Talk about Haiti with most people and they will inevitably ask what happened to all the money that was pledged and donated by governments, international lending institutions and regular folk like them. The short answer is: we just don’t know. A lot went back to donor governments, with the United States, for example, using half of its $1.3 billion relief funding to pay itself for its emergency efforts and security.

Of the just over $6 billion in financial aid from global donors, including Canada, almost 90 percent went to non-Haitian organizations. Less than ten percent — $580 million –went to the Haitian government, and less than  one percent — $36 million — to local Haitian NGOs and businesses. As a Canadian International Agency press release announcing an initial grant of $150 million put it, every dollar would go “to facilitate rapid action by trusted and experienced humanitarian agencies.”

But how those agencies spent, and on what, is considered proprietary information. While some of it may have been helpful, “the lack of transparency,” writes Bell, “has also empowered opportunists to disregard standards, quality and honesty.”

The justification used by the majority of big donors, many of which have been working in Haiti for decades, is that local institutions and government lack “absorptive capacity,”  the ability to use the money properly. Yet as Solidarity among Youth volunteer and psychology professor Lenz Jean-Francois tells Bell, “what will traumatize the Haitian people even more than the thirty-five seconds of the earthquake is finding themselves, from one day to the next, standing with bowls in their hands and waiting for someone to give them a sheet so they can sleep. This dependence is terrible for people’s identity. People need to know we can count on ourselves. We have the capacity.”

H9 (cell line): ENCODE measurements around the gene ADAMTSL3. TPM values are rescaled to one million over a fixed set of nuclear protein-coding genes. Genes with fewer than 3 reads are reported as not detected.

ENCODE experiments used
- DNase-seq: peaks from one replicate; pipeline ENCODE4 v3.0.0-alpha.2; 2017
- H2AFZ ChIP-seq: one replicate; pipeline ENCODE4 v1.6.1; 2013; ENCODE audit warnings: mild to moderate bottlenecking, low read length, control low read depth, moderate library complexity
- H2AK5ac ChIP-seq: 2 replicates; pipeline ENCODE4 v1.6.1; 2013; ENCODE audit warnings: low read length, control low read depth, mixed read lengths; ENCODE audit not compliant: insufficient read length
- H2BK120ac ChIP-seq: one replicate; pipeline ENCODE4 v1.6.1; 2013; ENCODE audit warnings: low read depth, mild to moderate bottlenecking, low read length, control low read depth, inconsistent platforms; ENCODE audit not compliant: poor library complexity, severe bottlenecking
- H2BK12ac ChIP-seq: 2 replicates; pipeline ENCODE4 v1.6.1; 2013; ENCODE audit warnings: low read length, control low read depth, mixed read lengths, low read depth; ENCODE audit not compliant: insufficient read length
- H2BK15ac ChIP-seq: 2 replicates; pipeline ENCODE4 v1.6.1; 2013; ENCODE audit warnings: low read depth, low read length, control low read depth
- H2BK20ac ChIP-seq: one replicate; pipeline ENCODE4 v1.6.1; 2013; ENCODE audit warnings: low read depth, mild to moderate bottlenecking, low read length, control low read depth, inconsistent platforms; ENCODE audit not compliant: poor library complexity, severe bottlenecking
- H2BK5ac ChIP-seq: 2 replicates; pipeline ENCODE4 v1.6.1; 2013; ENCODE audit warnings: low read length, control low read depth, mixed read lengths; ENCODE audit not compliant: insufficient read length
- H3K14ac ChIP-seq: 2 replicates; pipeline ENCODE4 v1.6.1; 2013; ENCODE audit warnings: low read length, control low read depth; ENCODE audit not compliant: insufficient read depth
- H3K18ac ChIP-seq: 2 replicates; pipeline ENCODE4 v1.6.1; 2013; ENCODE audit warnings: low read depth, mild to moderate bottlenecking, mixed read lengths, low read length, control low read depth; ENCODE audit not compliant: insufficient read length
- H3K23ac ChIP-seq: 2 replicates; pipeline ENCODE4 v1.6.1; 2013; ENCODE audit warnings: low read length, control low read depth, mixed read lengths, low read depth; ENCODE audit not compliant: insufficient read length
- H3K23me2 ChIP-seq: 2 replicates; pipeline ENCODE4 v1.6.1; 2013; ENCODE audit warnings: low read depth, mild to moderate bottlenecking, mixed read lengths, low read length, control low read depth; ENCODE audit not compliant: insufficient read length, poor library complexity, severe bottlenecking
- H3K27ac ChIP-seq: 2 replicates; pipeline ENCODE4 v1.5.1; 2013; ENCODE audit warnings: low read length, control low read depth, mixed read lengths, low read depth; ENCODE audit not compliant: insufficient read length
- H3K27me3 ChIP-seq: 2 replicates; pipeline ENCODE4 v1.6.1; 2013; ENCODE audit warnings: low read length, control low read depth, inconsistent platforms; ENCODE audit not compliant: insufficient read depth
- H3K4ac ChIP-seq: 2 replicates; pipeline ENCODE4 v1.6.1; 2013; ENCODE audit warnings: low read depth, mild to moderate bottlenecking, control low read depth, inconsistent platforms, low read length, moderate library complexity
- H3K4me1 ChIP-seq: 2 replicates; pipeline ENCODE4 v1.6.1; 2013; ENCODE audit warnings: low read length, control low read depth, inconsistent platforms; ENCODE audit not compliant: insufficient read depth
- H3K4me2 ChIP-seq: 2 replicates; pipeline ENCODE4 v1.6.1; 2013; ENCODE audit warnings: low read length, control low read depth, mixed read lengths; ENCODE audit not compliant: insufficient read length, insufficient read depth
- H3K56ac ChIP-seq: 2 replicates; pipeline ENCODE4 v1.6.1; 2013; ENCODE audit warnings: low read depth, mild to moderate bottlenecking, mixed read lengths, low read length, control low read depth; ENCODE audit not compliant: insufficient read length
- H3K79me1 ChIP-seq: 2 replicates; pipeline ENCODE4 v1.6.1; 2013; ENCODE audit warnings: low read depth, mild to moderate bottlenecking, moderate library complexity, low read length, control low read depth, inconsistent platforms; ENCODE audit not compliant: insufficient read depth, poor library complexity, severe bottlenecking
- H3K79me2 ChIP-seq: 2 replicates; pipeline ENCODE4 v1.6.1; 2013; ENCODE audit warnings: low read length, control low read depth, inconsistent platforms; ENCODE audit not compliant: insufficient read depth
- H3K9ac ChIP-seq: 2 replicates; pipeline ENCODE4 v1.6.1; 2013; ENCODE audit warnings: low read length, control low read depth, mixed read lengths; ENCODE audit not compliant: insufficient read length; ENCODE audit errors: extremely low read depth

As Fault Lines so clearly shows, the 2010 earthquake response only mirrors the inadequacies of decades of top-down development aid, with impoverished Haitians obliged to take whatever they can get rather than designing and implementing their own ideas for social and economic progress, supported by our collective solidarity. Well-intentioned as many non-profits may be, what they cannot do, says Bell is “alter the structural nonaccountability between  their employer, the government of their host country, and the people with whom they work. The agencies’ foreign funding, largely foreign staff and political relationship with Haiti dictate much about their effects in Haiti.”